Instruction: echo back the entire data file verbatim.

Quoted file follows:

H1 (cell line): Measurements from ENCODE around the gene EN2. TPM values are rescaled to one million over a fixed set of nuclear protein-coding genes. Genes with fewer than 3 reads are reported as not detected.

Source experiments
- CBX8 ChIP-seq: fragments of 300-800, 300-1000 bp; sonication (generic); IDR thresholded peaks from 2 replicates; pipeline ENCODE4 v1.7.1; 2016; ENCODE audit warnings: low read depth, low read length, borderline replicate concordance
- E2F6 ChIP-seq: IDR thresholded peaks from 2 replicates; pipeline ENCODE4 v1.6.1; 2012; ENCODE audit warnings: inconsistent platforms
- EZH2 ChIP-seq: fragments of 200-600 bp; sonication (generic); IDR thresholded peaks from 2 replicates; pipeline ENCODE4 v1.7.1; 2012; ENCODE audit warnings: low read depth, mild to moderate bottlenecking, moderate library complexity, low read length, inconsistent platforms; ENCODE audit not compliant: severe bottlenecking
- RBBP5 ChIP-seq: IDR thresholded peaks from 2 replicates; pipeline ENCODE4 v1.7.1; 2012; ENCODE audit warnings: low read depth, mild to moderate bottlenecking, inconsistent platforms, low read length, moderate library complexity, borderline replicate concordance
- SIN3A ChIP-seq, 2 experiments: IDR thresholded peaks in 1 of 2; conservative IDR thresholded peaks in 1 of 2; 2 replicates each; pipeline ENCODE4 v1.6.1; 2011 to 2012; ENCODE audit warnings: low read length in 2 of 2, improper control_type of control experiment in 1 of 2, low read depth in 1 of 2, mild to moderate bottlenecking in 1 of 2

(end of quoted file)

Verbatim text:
H1 (cell line): Measurements from ENCODE around the gene EN2. TPM values are rescaled to one million over a fixed set of nuclear protein-coding genes. Genes with fewer than 3 reads are reported as not detected.

Source experiments
- CBX8 ChIP-seq: fragments of 300-800, 300-1000 bp; sonication (generic); IDR thresholded peaks from 2 replicates; pipeline ENCODE4 v1.7.1; 2016; ENCODE audit warnings: low read depth, low read length, borderline replicate concordance
- E2F6 ChIP-seq: IDR thresholded peaks from 2 replicates; pipeline ENCODE4 v1.6.1; 2012; ENCODE audit warnings: inconsistent platforms
- EZH2 ChIP-seq: fragments of 200-600 bp; sonication (generic); IDR thresholded peaks from 2 replicates; pipeline ENCODE4 v1.7.1; 2012; ENCODE audit warnings: low read depth, mild to moderate bottlenecking, moderate library complexity, low read length, inconsistent platforms; ENCODE audit not compliant: severe bottlenecking
- RBBP5 ChIP-seq: IDR thresholded peaks from 2 replicates; pipeline ENCODE4 v1.7.1; 2012; ENCODE audit warnings: low read depth, mild to moderate bottlenecking, inconsistent platforms, low read length, moderate library complexity, borderline replicate concordance
- SIN3A ChIP-seq, 2 experiments: IDR thresholded peaks in 1 of 2; conservative IDR thresholded peaks in 1 of 2; 2 replicates each; pipeline ENCODE4 v1.6.1; 2011 to 2012; ENCODE audit warnings: low read length in 2 of 2, improper control_type of control experiment in 1 of 2, low read depth in 1 of 2, mild to moderate bottlenecking in 1 of 2